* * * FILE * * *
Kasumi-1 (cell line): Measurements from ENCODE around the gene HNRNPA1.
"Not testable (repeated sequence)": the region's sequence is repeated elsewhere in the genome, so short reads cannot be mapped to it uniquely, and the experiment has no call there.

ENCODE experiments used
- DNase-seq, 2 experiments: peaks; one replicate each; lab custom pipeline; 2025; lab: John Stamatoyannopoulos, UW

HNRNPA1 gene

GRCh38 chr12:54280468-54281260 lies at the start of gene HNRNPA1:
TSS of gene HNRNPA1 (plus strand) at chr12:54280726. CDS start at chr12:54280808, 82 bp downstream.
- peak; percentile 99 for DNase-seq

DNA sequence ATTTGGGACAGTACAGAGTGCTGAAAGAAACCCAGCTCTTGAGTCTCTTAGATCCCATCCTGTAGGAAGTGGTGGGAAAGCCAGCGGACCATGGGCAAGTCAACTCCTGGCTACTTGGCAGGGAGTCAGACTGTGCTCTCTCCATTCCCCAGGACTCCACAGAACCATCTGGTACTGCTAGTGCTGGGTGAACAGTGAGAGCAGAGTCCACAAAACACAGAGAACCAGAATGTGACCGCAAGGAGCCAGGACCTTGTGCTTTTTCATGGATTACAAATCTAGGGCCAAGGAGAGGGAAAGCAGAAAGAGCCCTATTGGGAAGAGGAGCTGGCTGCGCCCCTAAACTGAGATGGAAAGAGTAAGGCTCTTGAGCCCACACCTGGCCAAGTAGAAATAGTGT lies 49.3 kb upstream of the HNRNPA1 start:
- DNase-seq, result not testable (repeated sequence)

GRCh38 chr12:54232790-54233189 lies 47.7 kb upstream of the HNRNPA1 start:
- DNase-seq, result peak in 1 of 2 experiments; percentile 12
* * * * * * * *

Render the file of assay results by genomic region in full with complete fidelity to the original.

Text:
Kasumi-1 (cell line): Measurements from ENCODE around the gene HNRNPA1.
"Not testable (repeated sequence)": the region's sequence is repeated elsewhere in the genome, so short reads cannot be mapped to it uniquely, and the experiment has no call there.

ENCODE experiments used
- DNase-seq, 2 experiments: peaks; one replicate each; lab custom pipeline; 2025; lab: John Stamatoyannopoulos, UW

HNRNPA1 gene

GRCh38 chr12:54280468-54281260 lies at the start of gene HNRNPA1:
TSS of gene HNRNPA1 (plus strand) at chr12:54280726. CDS start at chr12:54280808, 82 bp downstream.
- peak; percentile 99 for DNase-seq

DNA sequence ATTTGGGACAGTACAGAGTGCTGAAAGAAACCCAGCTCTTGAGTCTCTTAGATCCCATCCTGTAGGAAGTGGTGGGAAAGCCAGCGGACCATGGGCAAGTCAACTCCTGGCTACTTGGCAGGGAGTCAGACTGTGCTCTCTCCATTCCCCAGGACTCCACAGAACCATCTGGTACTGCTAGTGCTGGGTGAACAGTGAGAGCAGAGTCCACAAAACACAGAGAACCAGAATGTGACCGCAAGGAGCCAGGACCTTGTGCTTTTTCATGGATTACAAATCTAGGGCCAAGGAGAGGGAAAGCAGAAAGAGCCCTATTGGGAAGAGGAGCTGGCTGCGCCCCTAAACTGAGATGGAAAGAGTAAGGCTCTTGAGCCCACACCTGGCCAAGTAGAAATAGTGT lies 49.3 kb upstream of the HNRNPA1 start:
- DNase-seq, result not testable (repeated sequence)

GRCh38 chr12:54232790-54233189 lies 47.7 kb upstream of the HNRNPA1 start:
- DNase-seq, result peak in 1 of 2 experiments; percentile 12